Terror Fails to Keep Iraqis From Polls (The Australian).

    'High Turnout' in Iraqi Election (BBC).

    Iraqis Throng to Polls in Landmark Vote (Agence France-Presse).

    Millions of Iraqis Vote in Relative Peace (Guardian).

    Election Day in Iraq (Washington Post).

    Sunni Turnout Substantial in Iraq Voting, Casey Says (American Forces Press Service).

    This Time, Sunnis Decide to Participate (Associated Press).

    Sunnis Join Big Iraq Election Turnout (Reuters).

    Kurds Stake Claim in the Future (BBC).

    Most Iraqi Voters Want Security, Stability (Associated Press).

    Election in Sadr City Goes Smoothly (American Forces Press Service).

    Iraqis Hold Peaceful Election Day in East Baghdad (American Forces Press Service).

    Some Violence, Opposition Mars Iraqi Poll (Radio Free Iraq).

    Three Killed in Sporadic Iraq Violence (Associated Press).

    Iraqis Rewarded for Patience at the Polls (Associated Press).

    Iraqis Go to the Polls; Security Provides Confidence (American Forces Press Service).

    Iraq: Voices Of The Voters (Radio Free Iraq).
    Last edited by SWJED; 12-16-2005 at 12:19 AM.

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    Default

    Wow, SWJED. You really went all out with the linkage this time.

    ...yet you left out Al-Jazeera, even they had positive reporting on the turnout:
    In Saddam Hussein's home province around Tikrit, where few voted in January, the provisional turnout was 83%, an official in the local electoral commission said...

    Having boycotted the January polls, Sunnis appeared determined to make their voice heard.

    In Falluja – the Sunni dominated town and a hotbed of armed opposition to US-led forces - so great was the turnout compared to the previous vote that polling stations ran out of ballot papers during the day, causing long queues to form.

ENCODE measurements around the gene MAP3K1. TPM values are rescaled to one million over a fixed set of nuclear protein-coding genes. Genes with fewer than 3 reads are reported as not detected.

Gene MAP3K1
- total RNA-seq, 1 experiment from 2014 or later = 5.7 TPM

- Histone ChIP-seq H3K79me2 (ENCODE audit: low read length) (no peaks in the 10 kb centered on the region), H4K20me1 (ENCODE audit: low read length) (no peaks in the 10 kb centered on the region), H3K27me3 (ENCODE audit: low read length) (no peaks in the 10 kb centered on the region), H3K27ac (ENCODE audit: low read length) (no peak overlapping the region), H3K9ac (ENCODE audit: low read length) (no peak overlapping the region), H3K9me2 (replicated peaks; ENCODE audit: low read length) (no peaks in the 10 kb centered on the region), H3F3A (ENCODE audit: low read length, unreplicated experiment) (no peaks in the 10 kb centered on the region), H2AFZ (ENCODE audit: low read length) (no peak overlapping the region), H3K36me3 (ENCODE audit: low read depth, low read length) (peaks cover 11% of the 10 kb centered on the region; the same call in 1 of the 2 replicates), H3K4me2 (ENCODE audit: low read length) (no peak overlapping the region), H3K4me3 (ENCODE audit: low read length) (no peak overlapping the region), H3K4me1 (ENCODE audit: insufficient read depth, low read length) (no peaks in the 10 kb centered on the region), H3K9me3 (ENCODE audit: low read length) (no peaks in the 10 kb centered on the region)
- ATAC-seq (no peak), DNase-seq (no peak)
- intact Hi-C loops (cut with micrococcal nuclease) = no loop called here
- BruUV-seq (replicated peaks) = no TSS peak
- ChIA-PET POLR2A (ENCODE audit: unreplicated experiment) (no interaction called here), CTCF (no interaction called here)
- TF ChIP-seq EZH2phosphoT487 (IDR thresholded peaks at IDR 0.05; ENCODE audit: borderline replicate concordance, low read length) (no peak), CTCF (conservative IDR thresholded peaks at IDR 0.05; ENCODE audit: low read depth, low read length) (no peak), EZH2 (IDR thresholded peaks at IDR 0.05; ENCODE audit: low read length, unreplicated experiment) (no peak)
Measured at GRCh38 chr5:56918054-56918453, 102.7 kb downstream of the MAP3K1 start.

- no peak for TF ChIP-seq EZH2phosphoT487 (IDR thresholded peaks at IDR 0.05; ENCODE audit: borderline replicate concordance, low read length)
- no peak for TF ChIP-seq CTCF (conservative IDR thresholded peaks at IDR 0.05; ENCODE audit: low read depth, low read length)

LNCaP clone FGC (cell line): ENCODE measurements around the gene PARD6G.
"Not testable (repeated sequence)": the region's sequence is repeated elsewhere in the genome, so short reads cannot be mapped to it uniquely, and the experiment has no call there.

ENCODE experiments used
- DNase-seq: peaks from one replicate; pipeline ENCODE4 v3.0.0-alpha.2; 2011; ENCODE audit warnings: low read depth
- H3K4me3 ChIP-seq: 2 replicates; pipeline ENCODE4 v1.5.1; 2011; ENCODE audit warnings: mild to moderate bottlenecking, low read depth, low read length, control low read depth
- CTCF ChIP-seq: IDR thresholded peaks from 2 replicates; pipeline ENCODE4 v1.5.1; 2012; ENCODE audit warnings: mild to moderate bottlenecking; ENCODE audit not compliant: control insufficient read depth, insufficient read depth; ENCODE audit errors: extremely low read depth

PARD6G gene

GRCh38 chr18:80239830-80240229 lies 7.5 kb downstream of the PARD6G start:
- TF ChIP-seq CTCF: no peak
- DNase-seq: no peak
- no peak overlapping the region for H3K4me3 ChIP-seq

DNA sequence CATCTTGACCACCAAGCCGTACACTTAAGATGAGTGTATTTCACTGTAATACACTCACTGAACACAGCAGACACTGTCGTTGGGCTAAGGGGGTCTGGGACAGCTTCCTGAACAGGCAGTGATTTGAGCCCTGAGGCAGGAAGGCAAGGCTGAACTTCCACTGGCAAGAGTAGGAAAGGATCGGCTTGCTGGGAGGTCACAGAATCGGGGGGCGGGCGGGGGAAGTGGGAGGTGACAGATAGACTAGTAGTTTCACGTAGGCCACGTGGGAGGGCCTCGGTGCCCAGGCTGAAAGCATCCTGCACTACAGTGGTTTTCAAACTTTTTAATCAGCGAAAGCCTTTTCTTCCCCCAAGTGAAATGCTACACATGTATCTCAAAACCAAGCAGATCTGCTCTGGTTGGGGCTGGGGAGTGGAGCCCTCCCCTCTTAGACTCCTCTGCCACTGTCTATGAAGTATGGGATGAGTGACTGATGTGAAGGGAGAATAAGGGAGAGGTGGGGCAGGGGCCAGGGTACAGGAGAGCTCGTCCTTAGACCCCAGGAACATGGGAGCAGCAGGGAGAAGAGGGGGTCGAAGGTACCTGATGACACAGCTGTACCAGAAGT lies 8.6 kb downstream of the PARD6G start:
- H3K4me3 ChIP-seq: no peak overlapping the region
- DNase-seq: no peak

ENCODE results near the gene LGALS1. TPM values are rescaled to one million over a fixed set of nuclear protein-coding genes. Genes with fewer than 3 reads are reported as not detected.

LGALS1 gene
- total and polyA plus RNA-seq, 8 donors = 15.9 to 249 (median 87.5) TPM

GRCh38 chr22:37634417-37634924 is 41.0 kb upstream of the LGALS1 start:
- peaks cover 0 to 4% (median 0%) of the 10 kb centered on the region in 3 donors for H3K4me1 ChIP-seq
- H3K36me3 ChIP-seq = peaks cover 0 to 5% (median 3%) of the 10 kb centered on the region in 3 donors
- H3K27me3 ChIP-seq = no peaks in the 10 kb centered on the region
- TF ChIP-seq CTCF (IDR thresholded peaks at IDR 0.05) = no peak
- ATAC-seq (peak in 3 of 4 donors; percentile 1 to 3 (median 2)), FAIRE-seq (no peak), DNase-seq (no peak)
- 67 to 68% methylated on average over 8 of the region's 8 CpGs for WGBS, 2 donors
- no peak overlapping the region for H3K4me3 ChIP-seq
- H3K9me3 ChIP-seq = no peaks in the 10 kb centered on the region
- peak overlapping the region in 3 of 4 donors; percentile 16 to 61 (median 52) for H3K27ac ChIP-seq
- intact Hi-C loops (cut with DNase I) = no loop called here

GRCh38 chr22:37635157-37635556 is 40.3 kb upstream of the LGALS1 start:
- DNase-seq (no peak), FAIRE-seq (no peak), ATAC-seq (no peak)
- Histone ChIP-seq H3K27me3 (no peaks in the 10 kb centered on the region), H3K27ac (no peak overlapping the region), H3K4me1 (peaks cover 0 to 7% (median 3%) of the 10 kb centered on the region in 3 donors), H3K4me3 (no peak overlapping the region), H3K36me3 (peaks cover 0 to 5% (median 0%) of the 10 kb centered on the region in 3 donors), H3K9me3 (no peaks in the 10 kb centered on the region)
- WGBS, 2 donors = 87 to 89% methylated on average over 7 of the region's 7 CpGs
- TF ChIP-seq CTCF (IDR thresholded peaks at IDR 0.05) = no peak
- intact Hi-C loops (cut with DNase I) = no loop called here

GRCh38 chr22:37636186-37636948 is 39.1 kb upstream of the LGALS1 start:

Entire families walked through the town's car-free streets while children enjoyed their holiday playing football. The scene was in stark contrast to empty streets last January when the war-ravaged town boycotted elections for the transitional assembly.
    Last edited by Jedburgh; 12-16-2005 at 12:52 AM.

  8. #8
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    Default Elections...

    Washington Times - Iraqis Vote by the Millions .

    Festive crowds mobbed polling stations yesterday for Iraq's third election this year, the most ambitious attempt yet to shift a Shi'ite-Sunni struggle from the streets to parliament.

    Unintimidated by a series of morning explosions that shook the capital and a smattering of attacks elsewhere, record numbers of voters walked in the warm sun to cast ballots at heavily protected polling places.

    Official results will not be known for as long as two weeks, but fragmentary polling by Reuters news agency and a local television station showed substantial support for moderate Shi'ite leader Iyad Allawi from both Sunnis and Shi'ites.